CAFIA Annual Report for 200203/12/2003
- Contents and Introduction
- 2. Organisational Structure and Its Changes
- 3. Inspections
- 3.2 Overall Surveys of Results of Inspections
- 3.3 Results of Control of Microbiological Requirements
- 3.4 Results of Control of Contaminants
- 3.5 Food Labelling and Quality Controls
- 3.6 Thematic and Extraordinary Inspections
- 3.7 Inspections in Production Premises
- 3.8 Inspections in the Trade Network
- 3.9 Suggestions
- 3.10 Sanctions
- 4. Laboratory Activities
- 5. Certification
- 6. Information and Communication System
- 7. Personnel Training
- 8. Legislative Activities
- 9. Cooperation with other authorities and Institutions
- 10. International Relations
- 11. Communication with the public
- 12. Conclusion
- 13. Abbreviations and Explanations
3.1 Priorities of Inspections Performed in 2002
The inspections of food and tobacco products that the Czech Agriculture and Food Inspection Authority carried out in 2002 had two basic aims in view:
- protection of consumer health and economic interests,
- protection of economic interests of the state and honest businessmen.
The priorities of inspections performed in 2002, taking account of the received suggestions for inspections, ensued from the above aspects.
The consumer protection formed the primary objective of monitoring of the microbiological requirements and requirements for contaminants in foods, and also of all inspections focusing on the prevention from foodborne infectious disease (e.g. inspection of food raw materials, production conditions, food storage and conditions of sales, etc.).
All through the year 2002 CAFIA paid a considerable attention to producers and sellers and their compliance with the prescribed quality and labelling standards, and, above all, to finding out if they did not offer falsely labelled foodstuffs (food adulterations). By food adulteration the unfair businessmen gain economic advantages against the honest businessmen, since their production costs are lower, products cheaper and they highly valorise (for the sake of their excess profits) poor quality products. The harm in such cases is also done to the state, as it causes tax evasions and creates corruption environment. At the same time, such practices cause a substantial financial harm also to consumers, since they pay for higher quality than they receive.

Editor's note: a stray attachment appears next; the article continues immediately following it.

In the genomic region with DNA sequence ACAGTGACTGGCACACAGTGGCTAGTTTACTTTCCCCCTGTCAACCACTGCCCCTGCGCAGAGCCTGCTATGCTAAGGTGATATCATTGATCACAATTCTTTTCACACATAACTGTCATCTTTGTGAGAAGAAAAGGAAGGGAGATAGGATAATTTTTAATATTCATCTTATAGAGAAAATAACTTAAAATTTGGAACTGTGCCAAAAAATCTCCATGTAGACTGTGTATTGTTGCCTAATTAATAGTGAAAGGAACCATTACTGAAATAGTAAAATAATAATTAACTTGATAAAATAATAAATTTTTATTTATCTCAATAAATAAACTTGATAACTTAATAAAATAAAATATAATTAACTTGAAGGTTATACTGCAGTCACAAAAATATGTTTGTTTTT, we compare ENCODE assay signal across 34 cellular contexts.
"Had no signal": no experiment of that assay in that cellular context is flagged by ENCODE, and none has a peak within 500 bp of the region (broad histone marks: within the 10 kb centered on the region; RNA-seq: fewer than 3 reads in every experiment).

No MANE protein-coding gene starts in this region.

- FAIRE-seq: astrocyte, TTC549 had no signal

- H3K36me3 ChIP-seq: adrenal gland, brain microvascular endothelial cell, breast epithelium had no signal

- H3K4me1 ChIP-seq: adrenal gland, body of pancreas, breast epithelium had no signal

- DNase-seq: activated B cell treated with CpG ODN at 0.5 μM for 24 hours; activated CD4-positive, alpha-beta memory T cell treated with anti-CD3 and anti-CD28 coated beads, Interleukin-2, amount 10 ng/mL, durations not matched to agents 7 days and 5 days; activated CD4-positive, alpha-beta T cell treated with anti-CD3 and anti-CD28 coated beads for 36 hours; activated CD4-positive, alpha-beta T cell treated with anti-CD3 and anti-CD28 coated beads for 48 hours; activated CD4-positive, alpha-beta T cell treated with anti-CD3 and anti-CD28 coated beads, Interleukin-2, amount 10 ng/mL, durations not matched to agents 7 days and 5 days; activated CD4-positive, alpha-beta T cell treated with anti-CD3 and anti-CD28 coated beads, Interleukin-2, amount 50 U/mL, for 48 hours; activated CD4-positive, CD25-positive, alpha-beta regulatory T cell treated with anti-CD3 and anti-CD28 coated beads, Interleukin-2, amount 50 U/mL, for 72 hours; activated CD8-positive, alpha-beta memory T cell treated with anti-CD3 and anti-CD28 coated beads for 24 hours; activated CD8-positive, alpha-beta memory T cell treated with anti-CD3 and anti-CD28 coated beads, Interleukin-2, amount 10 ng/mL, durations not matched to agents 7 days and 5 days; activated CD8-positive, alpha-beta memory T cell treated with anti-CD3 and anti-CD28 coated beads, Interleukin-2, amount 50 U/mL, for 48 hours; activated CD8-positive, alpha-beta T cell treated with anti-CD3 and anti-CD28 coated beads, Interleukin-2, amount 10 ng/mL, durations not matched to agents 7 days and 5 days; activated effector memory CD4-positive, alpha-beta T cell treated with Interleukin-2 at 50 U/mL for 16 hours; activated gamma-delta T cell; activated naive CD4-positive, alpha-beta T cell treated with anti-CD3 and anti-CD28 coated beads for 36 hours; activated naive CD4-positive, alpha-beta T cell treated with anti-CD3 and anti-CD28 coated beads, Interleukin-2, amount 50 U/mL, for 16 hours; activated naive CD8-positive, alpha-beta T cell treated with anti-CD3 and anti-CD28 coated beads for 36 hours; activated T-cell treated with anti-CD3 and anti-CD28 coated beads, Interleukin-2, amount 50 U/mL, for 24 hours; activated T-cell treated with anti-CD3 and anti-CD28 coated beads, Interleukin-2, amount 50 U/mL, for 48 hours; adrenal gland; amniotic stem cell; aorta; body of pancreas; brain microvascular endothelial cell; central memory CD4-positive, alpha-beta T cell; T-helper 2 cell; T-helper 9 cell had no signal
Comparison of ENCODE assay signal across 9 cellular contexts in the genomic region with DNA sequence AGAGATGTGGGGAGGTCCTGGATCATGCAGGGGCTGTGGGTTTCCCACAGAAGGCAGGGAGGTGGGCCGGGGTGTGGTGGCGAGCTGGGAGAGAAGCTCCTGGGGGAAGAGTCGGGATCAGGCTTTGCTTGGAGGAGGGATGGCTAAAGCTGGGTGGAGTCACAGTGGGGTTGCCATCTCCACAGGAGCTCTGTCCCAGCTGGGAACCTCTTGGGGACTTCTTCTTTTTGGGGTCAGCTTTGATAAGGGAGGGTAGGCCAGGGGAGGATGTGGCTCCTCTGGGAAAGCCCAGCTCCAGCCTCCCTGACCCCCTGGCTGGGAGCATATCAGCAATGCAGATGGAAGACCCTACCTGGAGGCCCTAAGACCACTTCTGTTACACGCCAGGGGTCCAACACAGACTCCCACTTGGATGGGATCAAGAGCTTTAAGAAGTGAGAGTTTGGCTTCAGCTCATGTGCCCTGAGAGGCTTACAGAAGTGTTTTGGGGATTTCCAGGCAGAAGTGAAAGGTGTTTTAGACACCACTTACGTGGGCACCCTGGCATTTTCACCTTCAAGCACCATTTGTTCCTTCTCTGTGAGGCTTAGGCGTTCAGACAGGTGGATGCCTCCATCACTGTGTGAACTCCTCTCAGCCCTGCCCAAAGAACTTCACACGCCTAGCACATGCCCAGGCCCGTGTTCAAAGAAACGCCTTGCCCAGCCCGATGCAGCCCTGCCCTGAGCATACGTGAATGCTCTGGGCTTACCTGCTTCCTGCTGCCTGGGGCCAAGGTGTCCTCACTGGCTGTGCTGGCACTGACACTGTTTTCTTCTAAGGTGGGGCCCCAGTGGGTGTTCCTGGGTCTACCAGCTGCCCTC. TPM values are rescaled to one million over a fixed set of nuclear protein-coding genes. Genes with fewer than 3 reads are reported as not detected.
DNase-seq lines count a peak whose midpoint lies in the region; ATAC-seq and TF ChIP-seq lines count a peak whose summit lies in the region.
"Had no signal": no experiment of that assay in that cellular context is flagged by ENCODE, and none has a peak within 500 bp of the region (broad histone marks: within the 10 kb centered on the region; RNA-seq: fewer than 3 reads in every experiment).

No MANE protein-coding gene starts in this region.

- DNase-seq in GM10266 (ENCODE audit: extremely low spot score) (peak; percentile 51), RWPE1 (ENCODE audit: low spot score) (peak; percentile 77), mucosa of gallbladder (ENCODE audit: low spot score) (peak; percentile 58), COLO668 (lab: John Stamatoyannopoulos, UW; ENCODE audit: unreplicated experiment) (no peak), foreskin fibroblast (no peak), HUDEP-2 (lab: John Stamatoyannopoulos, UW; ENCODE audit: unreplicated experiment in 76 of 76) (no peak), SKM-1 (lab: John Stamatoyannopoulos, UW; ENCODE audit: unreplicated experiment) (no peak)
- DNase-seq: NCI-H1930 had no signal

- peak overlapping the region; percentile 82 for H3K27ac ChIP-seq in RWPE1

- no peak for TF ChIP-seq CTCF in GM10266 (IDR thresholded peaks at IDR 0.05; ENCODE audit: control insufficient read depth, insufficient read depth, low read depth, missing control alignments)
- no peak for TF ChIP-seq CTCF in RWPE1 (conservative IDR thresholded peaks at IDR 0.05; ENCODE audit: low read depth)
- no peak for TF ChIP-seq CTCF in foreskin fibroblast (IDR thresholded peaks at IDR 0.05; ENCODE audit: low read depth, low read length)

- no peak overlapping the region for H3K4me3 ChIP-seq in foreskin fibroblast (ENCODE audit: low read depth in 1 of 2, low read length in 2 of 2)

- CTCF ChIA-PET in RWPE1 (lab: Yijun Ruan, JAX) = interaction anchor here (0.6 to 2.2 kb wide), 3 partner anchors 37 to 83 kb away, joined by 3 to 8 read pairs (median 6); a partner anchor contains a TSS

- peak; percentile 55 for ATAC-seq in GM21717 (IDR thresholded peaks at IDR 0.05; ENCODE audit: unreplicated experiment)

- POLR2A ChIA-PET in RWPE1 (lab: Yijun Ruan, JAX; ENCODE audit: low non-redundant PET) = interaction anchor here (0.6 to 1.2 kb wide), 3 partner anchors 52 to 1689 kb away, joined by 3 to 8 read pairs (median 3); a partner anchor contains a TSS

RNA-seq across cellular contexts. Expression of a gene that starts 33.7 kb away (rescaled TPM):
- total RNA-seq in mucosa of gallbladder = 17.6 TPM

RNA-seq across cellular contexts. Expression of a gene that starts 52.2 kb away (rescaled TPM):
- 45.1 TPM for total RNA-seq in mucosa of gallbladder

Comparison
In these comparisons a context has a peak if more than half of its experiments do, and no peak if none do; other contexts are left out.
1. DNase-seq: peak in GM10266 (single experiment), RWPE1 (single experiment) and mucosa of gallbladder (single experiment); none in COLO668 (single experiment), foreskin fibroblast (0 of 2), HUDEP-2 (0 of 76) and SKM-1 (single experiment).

Therefore, new and yet more effective methods of detecting food adulterations are applied in the inspections to be performed. CAFIA plays an important role in protecting consumers from low quality products. It contributes greatly to establishing business environment, minimising the opportunities for frauds and adulterations at the expense of the state and honest entrepreneurs who represent the absolute majority.
The objective of food controls is not to impose penalties. It is to improve, first of all and as soon as possible, the non-compliances detected during inspections. Penalties should represent only one of the means available for settling down the illegal acts. This view was also considered in a new Act No. 146/2002, Coll. of L., on the Czech Agriculture and Food Inspection Authority, which clearly determines specific cases in which it is possible to refrain from imposing a penalty.
As for the interpretation of results of inspections described in this Report, it is necessary to take into account the fact that majority of inspections carried out by CAFIA were target-directed, focusing on products and premises in which the non-conformances might have been expected. Therefore, the results published here cannot be presented as a mere average of safety and quality of goods inspected in the production premises or an average, which the consumers can find in shops.